Stored Procedures in SQL Server

In this article, we learn about what Stored Procedures are and how to create and execute stored procedures in SQL Server.

Stored Procedures in SQL Server

  • What a Stored Procedure is
  • When to use a Stored Procedure
  • How to create a Stored Procedure
  • How to create a Stored Procedure with parameters
  • How to modify a Stored Procedure
  • How to view the text of the Stored Procedure that we created
  • How to drop a Stored Procedure
  • How to create and execute a Stored Procedures with an output parameter
  • Stored Procedures return values
  • Difference between Stored Procedures with output parameters and return values
  • Stored Procedure with an optional parameter
  • Advantages of using a Stored Procedure in SQL Server

What is a Stored Procedure

 
A Stored Procedure is a collection or a group of T-SQL statements.
 

When to use a Stored Procedure

 
If there is a situation where you need to write and execute the same query again and again then you can create a Stored Procedure since they are very easy to maintain and re-use.
 

How to create a Stored Procedure

 
In SQL Server, I have these two tables.
 
 
 
Now let's say our business requirements are such that we want to display the columns EmployeeId, Name, Gender and DepartmentName of all the employees from these two tables using an INNER-JOIN.
 
Query
  1. SELECT EmployeeId,Name,Gender,DepartmentName  
  2. FROM tblEmployees  
  3. INNER JOIN tblDepartments  
  4. ON tblEmployees.EmployeeDepartmentId = tblDepartments.DepartmentId  
Execute it.
 
 
 
To get the preceding result, we need to write much code. What if there is a situation where we need to execute the same query again and again. For that we need to write the preceding query every single time and in a real scenario the query could be of 100 or 200 lines. So, in that case we can use a Stored Procedure.
 
To create a Stored Procedure, we need to use the following syntax:
  1. CREATE PROCEDURE spProcedureName  
  2. AS  
  3. BEGIN  
  4. query  
  5. END  
Now let's add the INNER JOIN query inside the Begin and End block of the Stored Procedure.
  1. CREATE PROCEDURE spEmployee  
  2. AS  
  3. BEGIN  
  4.   
  5. SELECT EmployeeId,Name,Gender,DepartmentName  
  6. FROM tblEmployees  
  7. INNER JOIN tblDepartments  
  8. ON tblEmployees.EmployeeDepartmentId = tblDepartments.DepartmentId  
  9. END  
Execute the preceding query.
 
If you want to see where this Stored Procedure is stored, then use the following procedure.
  • Expand databases
  • Expand the database where your table is present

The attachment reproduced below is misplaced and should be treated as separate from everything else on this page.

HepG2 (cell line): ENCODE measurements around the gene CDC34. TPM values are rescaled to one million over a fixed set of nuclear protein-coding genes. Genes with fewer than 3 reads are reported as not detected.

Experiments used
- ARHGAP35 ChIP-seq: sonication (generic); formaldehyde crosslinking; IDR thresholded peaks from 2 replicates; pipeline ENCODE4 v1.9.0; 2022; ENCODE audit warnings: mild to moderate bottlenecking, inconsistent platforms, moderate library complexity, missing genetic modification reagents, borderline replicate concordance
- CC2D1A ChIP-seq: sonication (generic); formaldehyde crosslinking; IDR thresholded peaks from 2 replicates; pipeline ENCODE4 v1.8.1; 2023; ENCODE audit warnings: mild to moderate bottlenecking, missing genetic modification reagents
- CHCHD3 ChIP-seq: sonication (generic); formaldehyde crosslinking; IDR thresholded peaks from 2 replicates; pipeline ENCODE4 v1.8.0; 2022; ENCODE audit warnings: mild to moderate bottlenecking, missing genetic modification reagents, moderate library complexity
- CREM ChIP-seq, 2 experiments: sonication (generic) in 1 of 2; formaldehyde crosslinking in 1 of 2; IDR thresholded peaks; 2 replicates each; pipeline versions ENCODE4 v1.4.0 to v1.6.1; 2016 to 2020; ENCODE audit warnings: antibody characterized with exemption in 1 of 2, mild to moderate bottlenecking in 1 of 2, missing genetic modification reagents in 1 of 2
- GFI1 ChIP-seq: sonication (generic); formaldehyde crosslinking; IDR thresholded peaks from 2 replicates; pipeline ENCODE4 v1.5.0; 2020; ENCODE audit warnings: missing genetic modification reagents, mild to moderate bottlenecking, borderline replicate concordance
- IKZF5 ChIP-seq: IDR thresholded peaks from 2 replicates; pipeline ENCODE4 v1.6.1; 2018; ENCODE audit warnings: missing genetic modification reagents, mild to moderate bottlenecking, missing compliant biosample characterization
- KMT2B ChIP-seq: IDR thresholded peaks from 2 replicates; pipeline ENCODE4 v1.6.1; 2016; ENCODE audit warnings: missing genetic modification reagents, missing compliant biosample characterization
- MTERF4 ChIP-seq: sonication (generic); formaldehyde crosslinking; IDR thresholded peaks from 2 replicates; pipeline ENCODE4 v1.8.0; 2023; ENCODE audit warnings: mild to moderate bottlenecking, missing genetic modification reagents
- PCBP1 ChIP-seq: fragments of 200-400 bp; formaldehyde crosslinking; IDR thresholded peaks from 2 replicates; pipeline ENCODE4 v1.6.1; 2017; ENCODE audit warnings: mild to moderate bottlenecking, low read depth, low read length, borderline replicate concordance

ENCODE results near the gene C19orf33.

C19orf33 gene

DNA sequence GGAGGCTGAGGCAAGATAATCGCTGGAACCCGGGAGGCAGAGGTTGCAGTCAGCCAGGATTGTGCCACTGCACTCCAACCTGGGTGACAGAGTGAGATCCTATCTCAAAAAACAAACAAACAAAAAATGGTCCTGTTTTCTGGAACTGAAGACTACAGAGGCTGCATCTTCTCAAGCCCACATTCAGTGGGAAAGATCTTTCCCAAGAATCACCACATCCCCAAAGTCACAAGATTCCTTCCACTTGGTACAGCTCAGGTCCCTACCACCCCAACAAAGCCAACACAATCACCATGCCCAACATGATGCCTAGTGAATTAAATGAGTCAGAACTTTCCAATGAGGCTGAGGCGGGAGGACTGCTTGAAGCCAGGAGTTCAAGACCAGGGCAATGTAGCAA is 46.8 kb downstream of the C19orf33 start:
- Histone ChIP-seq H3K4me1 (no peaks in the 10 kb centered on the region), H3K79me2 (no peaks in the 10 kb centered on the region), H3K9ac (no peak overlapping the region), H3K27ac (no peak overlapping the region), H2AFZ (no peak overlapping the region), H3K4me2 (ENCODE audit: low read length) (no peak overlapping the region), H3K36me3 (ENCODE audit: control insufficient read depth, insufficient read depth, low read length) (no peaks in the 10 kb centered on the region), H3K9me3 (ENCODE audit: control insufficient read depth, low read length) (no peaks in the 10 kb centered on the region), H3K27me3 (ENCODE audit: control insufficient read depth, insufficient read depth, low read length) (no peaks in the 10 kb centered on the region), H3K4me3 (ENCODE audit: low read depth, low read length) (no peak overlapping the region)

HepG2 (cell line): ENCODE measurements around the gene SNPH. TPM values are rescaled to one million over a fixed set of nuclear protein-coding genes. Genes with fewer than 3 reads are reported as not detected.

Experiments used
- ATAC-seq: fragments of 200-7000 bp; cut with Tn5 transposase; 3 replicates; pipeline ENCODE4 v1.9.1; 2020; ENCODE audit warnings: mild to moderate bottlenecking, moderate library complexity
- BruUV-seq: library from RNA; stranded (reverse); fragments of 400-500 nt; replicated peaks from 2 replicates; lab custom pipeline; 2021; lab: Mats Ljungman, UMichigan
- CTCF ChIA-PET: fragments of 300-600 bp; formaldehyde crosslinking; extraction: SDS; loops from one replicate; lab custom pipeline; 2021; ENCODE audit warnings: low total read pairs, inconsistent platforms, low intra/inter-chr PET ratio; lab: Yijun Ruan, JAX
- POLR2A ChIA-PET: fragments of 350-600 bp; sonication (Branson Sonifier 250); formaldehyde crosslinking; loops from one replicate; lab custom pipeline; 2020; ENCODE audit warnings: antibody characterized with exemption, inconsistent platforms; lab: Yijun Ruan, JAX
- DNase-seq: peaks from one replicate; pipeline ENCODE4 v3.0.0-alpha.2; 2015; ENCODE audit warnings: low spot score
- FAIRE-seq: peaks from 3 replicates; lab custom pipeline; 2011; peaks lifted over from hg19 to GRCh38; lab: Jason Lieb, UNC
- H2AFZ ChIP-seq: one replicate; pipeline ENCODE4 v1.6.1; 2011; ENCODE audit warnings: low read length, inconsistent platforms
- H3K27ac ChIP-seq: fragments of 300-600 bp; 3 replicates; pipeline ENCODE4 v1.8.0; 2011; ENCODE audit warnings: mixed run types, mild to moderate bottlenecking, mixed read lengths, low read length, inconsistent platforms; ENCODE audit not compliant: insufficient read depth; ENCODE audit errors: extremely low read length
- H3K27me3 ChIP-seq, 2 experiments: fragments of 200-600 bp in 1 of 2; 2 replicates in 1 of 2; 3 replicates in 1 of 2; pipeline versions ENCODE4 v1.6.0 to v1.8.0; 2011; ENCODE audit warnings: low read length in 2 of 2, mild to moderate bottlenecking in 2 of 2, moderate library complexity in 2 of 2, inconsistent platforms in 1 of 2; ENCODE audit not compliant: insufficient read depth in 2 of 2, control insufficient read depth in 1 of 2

• Expand Programmability
  • Expand Stored Procedure
You will see the Stored Procedure spEmployee as in the following:
 
 
 
Let's execute the Stored Procedure.
 
To execute a Stored Procedure, write the following:
 
 

EXECUTE spEmployee;
 
 
 

How to create a Stored Procedure with parameters

 
In SQL Server, the @ symbol is prefixed with the name of the parameters and variables.
  1. CREATE PROCEDURE spEmployeeByGender  
  2. @Gender NVARCHAR(10)  
  3. AS  
  4. BEGIN  
  5. SELECT EmployeeId,Name,Gender,DepartmentName  
  6. FROM tblEmployees  
  7. INNER JOIN tblDepartments  
  8. ON tblEmployees.EmployeeDepartmentId =  tblDepartments.DepartmentId  
  9. WHERE Gender = @Gender  
  10. END  
Just after the name of the Stored Procedure, we can declare the parameters @parameterName type.
 
In the preceding Stored Procedure, spEmployeeByGender, we have added a parameter and before the end block we added a filter using the Where clause. So, whatever value we pass for @Gender will be assigned in the Where clause and that value will become the value for the Gender column.
  1. EXECUTE spEmployeeByGender 'Female';  
 
 

How to modify a Stored Procedure

 
To modify a table we use ALTER TABLE table_name and to create a Stored Procedure we can use ALTER PROCEDURE stored_Procedure_Name.
  1. ALTER PROCEDURE spEmployeeByGender  
  2. @Department NVARCHAR(50),  
  3. @Gender NVARCHAR(10)  
  4. AS  
  5. BEGIN  
  6. SELECT EmployeeId,Name,Gender,DepartmentName  
  7. FROM tblEmployees  
  8. INNER JOIN tblDepartments  
  9. ON tblEmployees.EmployeeDepartmentId =tblDepartments.DepartmentId  
  10. WHERE Gender = @Gender  
  11. AND DepartmentName = @Department  
  12. END  
In the preceding query, we have added another input parameter @Department and then @Gender separated by a comma.
 
In the Where clause now we have added two filter conditions.
 
Execute the preceding query.
 
Now let's specify the values of these parameters and execute the Stored Procedure.
 
 
 
Pass the DepartmentName in the first parameter and Gender in the second parameter.
  1. EXECUTE spEmployeeByGender 'IT','Male';  
 
 
Now we have only the IT department and Male records.
 
What will happen if we don't specify a parameter value for @Gender?
  1. EXECUTE spEmployeeByGender 'IT';  
We will get an error because both of the parameters are necessary.
 
 
 

How to view the text of the Stored Procedure